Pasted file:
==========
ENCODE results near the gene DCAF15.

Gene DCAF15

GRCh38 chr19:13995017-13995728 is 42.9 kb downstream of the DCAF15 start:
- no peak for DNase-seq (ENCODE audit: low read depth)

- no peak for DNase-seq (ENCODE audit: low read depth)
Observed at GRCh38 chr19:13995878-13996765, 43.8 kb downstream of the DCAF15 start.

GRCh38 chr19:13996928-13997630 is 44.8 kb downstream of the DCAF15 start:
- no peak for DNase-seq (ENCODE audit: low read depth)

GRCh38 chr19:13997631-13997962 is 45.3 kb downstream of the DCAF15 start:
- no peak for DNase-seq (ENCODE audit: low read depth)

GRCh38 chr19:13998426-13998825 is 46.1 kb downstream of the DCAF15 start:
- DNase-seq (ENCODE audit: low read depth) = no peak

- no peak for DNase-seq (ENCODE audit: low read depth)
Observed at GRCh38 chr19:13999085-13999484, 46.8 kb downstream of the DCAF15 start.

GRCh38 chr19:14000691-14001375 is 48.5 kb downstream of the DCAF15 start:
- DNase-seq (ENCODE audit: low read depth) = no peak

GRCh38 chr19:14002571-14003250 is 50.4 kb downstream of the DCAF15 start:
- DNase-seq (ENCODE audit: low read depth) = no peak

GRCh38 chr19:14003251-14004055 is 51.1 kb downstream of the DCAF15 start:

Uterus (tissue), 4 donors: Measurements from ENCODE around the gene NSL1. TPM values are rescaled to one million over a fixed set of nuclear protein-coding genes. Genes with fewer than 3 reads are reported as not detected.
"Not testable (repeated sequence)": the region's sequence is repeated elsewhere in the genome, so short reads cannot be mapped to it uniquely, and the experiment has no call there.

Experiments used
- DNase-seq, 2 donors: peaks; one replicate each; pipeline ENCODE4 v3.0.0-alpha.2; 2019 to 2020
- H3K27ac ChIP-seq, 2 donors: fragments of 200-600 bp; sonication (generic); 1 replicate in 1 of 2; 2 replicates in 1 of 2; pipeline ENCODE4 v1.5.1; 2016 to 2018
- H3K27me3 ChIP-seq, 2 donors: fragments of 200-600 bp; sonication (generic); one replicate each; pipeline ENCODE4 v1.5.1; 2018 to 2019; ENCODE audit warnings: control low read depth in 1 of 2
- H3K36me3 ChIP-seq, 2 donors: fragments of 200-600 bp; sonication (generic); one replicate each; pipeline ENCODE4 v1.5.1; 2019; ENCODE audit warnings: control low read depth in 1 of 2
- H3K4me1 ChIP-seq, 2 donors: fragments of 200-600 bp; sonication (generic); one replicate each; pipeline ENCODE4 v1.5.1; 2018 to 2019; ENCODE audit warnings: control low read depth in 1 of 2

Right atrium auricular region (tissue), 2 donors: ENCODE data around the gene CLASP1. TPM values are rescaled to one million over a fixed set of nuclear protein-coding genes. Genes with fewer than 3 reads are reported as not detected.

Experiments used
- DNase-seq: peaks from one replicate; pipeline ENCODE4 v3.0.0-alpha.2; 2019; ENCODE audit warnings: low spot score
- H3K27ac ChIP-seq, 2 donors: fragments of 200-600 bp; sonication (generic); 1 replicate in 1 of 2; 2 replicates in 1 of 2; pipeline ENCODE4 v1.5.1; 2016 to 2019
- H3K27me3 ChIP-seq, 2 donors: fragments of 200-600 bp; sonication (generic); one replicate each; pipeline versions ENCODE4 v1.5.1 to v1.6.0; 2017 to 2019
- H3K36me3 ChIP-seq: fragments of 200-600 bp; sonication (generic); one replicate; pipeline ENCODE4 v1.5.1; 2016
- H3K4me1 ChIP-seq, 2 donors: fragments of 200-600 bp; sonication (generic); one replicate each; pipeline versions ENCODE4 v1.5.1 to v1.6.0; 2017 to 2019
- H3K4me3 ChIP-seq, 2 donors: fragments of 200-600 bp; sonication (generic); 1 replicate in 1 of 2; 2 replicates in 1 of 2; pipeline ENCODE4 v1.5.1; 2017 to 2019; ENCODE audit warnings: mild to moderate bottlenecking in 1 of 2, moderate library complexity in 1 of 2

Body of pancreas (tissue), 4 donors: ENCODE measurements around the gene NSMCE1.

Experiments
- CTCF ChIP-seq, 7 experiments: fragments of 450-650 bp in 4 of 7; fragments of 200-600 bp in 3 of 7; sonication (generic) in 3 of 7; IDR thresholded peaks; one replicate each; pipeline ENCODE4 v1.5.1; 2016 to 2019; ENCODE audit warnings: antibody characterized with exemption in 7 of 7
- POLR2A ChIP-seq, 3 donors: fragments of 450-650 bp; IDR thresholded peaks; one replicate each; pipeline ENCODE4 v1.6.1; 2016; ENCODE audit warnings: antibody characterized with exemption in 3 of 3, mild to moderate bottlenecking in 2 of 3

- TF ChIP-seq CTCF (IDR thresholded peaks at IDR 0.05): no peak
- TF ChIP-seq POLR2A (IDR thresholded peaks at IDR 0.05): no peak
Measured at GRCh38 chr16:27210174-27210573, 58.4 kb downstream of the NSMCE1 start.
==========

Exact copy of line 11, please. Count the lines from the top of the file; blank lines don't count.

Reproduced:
GRCh38 chr19:13998426-13998825 is 46.1 kb downstream of the DCAF15 start: